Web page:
To begin, create a stockpile of leaf and grass clippings (mowing with a bag attachment is a great way to acquire these and keeps your yard debris out of the land fill). Your compost pile is a great place to recycle used potting soil from dead or transplanted potted plants. I keep my organic material in large nursery pots next to the compost bin.

To start your compost; begin with a 6” layer of dry organic material (the leaf/grass clippings and old soil). Next add a layer of green stuff such as vegetables, fruit scraps, banana peels, egg shells and even unbleached paper towels. After every layer, water the pile well and keep it moist for best results. If you have chickens, horses, cows or any herbivorous animal, their manure can also be added at this point.

Keeping a covered pail in your kitchen makes it easy to collect your kitchen scraps. Make sure, no meat, oil, cheese, dairy or anything that is not plant-based gets into the kitchen scrap pail. You can find wonderful pails at garden centers or online at gardening websites.

Fabulous “black gold” (NannyPro)

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10 Rules to Remember About Composting

by Ken

It seems everyone is concerned about the environment and trying to reduce their “carbon footprint”.  I hope this trend will continue and grow as a nationwide way to live and not turn into a fad.  Composting has been around for MANY years.  Composting is a great way to keep biodegradables out of the landfill and to reap the reward of some fabulous “black gold”.  That’s what master gardeners call compost and it’s great for improving your soil.  Plants love it.  Check out 10 Rules to Remember About Composting.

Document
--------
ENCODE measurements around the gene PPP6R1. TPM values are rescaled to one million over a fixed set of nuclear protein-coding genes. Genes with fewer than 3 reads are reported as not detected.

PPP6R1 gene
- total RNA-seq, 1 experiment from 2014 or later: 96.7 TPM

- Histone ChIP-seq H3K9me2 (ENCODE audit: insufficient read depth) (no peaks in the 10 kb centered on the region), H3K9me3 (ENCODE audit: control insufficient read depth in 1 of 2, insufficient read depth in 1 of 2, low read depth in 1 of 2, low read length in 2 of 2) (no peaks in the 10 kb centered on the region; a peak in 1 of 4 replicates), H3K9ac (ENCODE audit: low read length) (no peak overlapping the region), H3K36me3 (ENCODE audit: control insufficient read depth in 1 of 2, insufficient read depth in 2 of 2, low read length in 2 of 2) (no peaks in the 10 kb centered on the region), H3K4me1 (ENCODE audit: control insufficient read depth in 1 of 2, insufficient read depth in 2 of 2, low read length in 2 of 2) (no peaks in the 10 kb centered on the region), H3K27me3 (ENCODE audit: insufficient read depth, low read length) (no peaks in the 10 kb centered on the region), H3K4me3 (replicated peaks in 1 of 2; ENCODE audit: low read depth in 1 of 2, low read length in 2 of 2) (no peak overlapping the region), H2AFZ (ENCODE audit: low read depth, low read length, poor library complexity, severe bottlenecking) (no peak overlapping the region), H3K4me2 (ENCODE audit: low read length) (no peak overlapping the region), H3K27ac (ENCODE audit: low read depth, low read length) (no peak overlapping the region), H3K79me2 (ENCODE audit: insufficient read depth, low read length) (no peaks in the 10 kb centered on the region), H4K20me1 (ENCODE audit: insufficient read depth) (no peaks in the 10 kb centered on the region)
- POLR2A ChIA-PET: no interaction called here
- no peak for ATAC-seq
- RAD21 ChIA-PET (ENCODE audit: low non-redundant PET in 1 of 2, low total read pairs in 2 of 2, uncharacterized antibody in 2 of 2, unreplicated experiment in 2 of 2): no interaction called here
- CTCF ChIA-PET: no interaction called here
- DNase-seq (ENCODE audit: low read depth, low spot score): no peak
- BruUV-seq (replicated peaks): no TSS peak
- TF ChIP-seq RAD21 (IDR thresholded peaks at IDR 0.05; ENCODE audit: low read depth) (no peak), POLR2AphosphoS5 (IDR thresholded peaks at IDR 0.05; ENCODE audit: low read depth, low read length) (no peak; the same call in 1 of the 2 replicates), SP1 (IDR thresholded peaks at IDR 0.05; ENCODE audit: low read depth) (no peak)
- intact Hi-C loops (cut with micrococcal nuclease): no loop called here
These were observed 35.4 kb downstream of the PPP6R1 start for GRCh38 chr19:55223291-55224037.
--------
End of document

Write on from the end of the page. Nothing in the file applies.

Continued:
1. Layer your compost bin with dry and fresh ingredients: The best way to start a compost pile is to make yourself a bin either with wood or chicken wire.  Layering fresh grass clippings and dried leaves is a great start.
  2. Remember to turn your compost pile: As the ingredients in your compost pile start to biodegrade they will start to get hot.  To avoid your compost pile rotting and stinking you need to turn the pile to aerate it.  This addition of air into the pile will speed up the decomposition.



Do you know how to compost ? (Ecosensorium)

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What is composting? How is it beneficial??

The natural or artificial process of digestion to decompose the organic matter or the organic waste and to kill pathogens is called as composting. -In fact, composting is the process of decay or decomposition of organic biodegradable wastes through the activities of microorganisms like bacteria and fungi and worms. The organic wastes used for composting may be food leftovers, plant materials (crop residues and garden refuses), excretory matter, wood fibres, paper etc.